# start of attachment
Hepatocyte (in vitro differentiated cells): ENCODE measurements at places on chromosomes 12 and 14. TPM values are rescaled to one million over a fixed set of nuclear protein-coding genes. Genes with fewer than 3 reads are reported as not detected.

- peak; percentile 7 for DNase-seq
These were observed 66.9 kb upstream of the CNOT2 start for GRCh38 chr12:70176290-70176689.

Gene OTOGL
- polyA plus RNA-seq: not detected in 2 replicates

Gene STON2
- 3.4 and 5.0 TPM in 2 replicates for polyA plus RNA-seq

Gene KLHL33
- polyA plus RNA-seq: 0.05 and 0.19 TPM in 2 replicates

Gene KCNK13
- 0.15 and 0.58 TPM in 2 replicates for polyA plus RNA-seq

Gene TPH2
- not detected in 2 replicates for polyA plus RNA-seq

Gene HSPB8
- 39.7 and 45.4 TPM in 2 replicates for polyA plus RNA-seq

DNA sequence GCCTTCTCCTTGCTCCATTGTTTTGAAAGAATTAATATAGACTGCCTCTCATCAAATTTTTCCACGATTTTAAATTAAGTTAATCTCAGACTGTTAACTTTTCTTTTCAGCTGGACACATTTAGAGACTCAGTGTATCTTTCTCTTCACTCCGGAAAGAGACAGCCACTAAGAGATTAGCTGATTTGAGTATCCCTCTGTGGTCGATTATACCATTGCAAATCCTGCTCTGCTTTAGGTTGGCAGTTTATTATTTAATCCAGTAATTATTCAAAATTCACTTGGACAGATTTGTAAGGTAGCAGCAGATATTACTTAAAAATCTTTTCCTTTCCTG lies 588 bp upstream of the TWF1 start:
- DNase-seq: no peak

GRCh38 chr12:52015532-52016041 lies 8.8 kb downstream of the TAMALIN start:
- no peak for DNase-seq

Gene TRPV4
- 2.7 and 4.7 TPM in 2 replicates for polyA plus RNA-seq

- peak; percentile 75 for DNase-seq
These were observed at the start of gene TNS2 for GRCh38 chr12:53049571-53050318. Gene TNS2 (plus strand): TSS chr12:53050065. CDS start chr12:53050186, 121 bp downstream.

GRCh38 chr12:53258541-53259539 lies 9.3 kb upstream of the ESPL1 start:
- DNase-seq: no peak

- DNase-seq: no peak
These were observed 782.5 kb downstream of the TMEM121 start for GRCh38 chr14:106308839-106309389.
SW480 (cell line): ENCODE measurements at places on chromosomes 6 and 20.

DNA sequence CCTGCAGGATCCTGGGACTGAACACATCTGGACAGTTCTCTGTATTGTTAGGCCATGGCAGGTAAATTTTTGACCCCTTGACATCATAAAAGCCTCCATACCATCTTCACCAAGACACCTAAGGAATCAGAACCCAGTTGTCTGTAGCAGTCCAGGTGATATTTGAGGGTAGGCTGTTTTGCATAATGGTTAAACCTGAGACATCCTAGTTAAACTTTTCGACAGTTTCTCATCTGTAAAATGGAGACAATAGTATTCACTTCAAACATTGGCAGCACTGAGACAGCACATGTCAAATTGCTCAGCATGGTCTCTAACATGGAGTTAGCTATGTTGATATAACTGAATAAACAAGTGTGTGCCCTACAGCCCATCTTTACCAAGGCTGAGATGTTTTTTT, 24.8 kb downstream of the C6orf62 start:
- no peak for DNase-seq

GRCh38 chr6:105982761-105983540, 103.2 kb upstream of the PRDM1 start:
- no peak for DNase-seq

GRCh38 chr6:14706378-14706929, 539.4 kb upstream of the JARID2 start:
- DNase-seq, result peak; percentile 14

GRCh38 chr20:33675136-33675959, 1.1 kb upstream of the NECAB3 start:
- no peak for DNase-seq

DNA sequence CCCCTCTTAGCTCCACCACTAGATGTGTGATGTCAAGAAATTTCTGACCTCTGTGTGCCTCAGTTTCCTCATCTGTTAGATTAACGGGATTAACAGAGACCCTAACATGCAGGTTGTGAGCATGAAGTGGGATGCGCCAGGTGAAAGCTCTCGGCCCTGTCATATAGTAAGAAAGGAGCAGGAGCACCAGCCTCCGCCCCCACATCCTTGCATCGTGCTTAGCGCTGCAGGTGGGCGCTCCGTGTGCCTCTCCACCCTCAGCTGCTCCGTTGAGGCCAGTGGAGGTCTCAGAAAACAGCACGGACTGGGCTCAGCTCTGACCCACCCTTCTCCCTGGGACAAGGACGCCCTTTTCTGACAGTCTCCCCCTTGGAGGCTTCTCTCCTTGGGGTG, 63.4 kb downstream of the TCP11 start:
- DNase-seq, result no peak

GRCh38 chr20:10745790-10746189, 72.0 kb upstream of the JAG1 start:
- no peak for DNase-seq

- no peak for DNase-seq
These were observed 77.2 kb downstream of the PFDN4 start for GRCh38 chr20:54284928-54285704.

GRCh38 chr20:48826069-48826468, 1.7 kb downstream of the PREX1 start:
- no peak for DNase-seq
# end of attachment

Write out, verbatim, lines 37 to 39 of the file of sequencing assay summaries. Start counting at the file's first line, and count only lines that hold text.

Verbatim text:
DNA sequence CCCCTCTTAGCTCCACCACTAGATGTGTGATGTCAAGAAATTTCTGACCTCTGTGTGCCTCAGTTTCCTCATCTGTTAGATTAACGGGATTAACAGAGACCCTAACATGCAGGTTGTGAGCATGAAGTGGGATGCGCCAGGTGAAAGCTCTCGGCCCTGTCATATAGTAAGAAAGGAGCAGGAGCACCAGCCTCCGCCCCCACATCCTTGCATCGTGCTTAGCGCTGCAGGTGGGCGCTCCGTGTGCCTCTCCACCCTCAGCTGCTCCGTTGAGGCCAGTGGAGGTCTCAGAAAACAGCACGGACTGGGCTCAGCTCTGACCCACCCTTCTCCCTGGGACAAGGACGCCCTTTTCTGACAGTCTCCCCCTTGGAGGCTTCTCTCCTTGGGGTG, 63.4 kb downstream of the TCP11 start:
- DNase-seq, result no peak

GRCh38 chr20:10745790-10746189, 72.0 kb upstream of the JAG1 start: